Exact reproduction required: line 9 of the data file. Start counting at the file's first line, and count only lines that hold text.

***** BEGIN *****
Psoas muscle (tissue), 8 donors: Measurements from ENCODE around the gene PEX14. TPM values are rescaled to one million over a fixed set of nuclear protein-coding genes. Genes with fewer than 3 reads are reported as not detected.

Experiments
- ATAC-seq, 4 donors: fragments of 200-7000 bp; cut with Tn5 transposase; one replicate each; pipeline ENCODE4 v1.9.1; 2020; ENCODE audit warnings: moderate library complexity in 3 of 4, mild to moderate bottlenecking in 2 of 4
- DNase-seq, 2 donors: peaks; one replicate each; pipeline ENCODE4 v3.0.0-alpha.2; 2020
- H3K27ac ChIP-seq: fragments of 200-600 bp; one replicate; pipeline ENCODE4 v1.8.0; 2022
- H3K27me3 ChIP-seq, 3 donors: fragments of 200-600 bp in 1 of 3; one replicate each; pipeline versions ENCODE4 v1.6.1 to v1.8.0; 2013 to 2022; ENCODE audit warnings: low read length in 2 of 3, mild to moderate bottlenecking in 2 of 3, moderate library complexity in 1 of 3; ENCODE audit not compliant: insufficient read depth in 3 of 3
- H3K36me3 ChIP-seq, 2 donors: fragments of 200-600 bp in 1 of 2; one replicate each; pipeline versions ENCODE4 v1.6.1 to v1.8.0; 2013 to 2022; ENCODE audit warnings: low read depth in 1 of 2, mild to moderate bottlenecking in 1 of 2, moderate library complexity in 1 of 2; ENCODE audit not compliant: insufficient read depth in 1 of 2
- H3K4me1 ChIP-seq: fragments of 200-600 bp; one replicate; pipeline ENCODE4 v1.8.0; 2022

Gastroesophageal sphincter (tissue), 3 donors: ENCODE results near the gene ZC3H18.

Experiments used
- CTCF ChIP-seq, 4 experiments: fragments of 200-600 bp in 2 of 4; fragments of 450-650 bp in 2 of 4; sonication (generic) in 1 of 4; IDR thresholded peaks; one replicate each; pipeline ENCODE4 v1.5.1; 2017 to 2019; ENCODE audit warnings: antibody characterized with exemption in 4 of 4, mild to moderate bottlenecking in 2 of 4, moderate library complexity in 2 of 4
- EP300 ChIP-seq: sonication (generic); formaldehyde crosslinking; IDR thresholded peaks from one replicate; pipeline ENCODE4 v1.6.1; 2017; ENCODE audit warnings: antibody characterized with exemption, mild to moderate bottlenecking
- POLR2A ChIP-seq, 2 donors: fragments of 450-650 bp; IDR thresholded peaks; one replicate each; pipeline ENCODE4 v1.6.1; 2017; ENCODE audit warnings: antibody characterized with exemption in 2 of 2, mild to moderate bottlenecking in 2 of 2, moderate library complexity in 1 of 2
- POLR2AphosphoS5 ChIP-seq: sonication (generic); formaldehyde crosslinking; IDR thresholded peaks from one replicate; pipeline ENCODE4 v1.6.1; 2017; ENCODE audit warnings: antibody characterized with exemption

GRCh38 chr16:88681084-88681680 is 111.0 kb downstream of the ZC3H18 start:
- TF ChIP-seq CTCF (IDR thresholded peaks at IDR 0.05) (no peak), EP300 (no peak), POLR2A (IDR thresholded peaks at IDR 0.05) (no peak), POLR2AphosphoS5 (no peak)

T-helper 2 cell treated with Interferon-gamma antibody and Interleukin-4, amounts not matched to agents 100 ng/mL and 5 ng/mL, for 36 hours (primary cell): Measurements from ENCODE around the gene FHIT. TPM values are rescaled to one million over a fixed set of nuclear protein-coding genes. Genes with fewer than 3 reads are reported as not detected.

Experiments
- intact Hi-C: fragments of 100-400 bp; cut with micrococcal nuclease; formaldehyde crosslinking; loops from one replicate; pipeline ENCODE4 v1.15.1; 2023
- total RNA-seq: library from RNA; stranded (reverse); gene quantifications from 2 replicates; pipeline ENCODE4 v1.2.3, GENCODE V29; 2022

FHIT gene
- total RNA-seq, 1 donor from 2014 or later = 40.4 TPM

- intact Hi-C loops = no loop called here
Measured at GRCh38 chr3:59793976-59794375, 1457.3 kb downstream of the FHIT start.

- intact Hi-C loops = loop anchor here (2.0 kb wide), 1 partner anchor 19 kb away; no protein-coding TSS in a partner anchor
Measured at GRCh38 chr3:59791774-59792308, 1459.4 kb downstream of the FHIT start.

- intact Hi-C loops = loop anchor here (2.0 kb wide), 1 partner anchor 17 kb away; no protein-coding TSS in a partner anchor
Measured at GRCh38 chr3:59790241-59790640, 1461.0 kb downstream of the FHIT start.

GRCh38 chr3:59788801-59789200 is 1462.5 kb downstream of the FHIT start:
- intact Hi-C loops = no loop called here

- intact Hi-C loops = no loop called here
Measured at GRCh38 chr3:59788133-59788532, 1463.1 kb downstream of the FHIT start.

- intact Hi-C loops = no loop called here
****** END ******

Gastroesophageal sphincter (tissue), 3 donors: ENCODE results near the gene ZC3H18.